I got my nice new copy of 3D World issue 97. I have been looking forward to this because of the feature article on 3D Printing therein. Roy Spencer's article (pp 34 - 41) gives us a quick rundown of where this technology and industry is at and some good examples of the features and problems of the process whether done in-house or through a bureau.
The translucent resin versions I am familiar with still have a certain techy and mysterious charm about them and the costs are certainly falling rapidly. The colour print versions are perhaps a fraction crude in some ways, but the capability leap is awesome. The example in the article is an Elf character and when coloured gives us a host more visual depth. Other examples I have seen images of use colour to convey stress levels in components, cell types in medical applications and atomic details in molecular studies.
Some of the newer 'desktop' 3D printers coming our way are not only much more affordable but dont eat up a fridge sized hole in the room. The 3D Systems World Conference site mentioned in the article doesnt reveal too much more - but does show the scale of this industry now.
This is the promo image used to advertise the article in issue 96. The 3D World Magazine site gives a nice link to Simon Robertson's site where we get to see some nice modelling. Plus an image of the mag cover - just in case you dont spot it in a shop somewhere.
[robot 3D print image from the 3D World Magazine site and the issue 97 cover]
ThingLab is the company that did the 3D print of the robot above and though there are many other companies out there doing amazing stuff in this field these guys have a nice site that shows off many of them. There is much to be impressed with here from the detail, the materials, the finish, the colour and interlocking working components. Here are 3 examples from their gallery to draw you in for a closer look.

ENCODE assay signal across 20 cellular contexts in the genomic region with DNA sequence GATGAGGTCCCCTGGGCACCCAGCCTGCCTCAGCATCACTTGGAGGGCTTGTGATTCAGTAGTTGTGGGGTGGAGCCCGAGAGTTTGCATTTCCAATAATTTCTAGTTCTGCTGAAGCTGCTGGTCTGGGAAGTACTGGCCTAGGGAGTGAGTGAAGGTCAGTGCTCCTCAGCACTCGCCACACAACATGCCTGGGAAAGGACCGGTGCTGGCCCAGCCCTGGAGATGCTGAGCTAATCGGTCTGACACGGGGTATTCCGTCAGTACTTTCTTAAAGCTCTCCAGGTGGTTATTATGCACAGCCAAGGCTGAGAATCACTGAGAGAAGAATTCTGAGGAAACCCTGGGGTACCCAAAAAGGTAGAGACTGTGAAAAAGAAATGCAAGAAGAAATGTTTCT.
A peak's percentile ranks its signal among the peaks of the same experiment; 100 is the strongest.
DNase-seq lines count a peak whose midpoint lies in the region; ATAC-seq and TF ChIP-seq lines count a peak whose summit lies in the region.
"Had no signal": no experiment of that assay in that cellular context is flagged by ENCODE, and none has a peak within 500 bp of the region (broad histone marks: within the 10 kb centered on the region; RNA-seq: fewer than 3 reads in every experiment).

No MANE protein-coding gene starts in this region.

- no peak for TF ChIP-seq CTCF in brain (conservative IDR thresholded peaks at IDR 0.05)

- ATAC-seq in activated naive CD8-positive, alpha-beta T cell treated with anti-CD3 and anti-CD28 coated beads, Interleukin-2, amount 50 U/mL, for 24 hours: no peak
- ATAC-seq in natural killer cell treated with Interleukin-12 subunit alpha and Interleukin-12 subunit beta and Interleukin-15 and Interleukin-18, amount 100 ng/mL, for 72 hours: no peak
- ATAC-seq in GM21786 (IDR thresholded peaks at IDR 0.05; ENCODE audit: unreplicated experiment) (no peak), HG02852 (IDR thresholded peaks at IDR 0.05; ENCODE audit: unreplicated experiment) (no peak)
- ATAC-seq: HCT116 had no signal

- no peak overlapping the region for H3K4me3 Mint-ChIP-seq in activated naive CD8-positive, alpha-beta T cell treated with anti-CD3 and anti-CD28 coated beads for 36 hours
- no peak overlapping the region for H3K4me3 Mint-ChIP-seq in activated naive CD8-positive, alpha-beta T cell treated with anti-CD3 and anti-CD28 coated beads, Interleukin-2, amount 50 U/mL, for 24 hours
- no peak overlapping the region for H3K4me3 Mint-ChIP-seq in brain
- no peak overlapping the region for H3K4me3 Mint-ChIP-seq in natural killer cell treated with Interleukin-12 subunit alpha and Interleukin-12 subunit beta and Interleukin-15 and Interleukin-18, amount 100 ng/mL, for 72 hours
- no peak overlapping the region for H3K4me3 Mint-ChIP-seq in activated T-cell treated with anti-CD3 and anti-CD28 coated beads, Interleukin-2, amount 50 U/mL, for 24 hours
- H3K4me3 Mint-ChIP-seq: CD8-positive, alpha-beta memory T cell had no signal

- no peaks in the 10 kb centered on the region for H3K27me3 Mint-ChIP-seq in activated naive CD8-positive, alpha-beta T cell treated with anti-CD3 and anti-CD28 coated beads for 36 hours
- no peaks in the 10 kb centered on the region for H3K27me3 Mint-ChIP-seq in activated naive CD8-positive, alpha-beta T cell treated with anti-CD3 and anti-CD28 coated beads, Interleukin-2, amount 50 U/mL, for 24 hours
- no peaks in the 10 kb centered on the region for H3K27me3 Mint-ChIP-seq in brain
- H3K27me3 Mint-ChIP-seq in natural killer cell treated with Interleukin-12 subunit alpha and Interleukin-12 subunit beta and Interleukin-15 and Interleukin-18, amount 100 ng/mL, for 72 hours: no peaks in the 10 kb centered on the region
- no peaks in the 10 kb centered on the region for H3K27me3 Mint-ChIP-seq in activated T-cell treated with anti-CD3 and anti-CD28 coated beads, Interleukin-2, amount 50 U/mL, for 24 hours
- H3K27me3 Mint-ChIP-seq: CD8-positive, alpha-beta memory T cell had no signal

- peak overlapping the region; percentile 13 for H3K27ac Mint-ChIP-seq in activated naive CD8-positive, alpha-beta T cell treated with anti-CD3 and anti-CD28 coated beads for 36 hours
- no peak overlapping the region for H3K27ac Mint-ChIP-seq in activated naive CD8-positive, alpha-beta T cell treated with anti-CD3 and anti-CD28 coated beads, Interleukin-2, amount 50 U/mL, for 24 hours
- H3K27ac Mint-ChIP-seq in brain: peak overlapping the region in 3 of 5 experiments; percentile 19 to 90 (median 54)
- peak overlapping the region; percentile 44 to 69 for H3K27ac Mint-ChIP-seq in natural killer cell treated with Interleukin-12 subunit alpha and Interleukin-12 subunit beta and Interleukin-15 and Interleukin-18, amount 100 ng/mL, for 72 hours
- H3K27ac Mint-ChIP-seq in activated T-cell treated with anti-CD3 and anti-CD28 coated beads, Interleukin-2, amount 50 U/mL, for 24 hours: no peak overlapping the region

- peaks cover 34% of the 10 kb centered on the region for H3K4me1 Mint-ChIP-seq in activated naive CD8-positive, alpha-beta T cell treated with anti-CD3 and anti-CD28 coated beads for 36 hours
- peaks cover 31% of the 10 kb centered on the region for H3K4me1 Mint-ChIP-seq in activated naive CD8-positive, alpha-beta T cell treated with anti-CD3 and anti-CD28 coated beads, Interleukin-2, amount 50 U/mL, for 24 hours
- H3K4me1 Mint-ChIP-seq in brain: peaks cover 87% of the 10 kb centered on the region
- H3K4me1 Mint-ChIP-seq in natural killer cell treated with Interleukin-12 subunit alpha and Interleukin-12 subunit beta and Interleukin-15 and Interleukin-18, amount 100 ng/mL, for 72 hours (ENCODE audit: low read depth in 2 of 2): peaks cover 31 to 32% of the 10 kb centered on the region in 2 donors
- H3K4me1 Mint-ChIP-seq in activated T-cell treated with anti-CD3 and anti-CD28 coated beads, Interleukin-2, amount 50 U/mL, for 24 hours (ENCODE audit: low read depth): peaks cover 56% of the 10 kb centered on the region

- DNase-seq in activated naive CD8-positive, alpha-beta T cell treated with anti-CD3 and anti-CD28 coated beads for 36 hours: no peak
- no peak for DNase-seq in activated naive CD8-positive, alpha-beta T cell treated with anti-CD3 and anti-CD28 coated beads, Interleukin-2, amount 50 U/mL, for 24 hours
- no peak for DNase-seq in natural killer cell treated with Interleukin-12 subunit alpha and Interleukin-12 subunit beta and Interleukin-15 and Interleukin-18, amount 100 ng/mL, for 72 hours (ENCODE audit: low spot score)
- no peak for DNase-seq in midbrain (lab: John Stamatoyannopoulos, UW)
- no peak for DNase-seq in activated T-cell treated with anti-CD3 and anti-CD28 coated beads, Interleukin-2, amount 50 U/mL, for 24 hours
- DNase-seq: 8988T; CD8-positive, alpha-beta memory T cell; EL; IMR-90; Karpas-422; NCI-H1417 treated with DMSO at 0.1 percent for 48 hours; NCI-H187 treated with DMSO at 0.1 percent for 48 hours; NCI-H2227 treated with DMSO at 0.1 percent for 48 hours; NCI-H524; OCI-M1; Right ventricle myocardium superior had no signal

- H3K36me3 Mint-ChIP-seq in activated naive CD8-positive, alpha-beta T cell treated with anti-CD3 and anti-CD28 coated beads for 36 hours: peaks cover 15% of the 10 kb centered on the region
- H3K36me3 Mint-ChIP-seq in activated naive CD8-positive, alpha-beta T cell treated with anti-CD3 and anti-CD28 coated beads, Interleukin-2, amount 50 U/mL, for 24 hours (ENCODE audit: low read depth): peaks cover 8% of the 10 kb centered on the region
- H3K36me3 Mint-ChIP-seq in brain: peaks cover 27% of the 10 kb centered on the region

[3 gallery images from the ThingLab site of their 3D print products]
3D is proving rather stressful for me now. Our group is working well enough together with each of us keen to contribute and work on the concept that we all feel could be really good. That said the interface between us is causing too many headaches in Maya as we reference files, make changes and try to keep the ship tight. Our inexperience at where the issues will come from is chewing up a great deal of time as we retrace steps and troubleshoot issues we encounter. Though we are all working on things, we are learning on the fly a great deal of concepts which is exciting. This is the entire point, but it total is meaning our submission deadline is altogether too close.
James has been working on the rigs, Yaron on the 3D model (and some of 2D as well). I rebuilt some of 2D today after our talk today and after a little more texturing and a rig will be ready to throw into the scene for animating. It is an interesting change to work on a character in 3 dimensions who only really plays in two of them.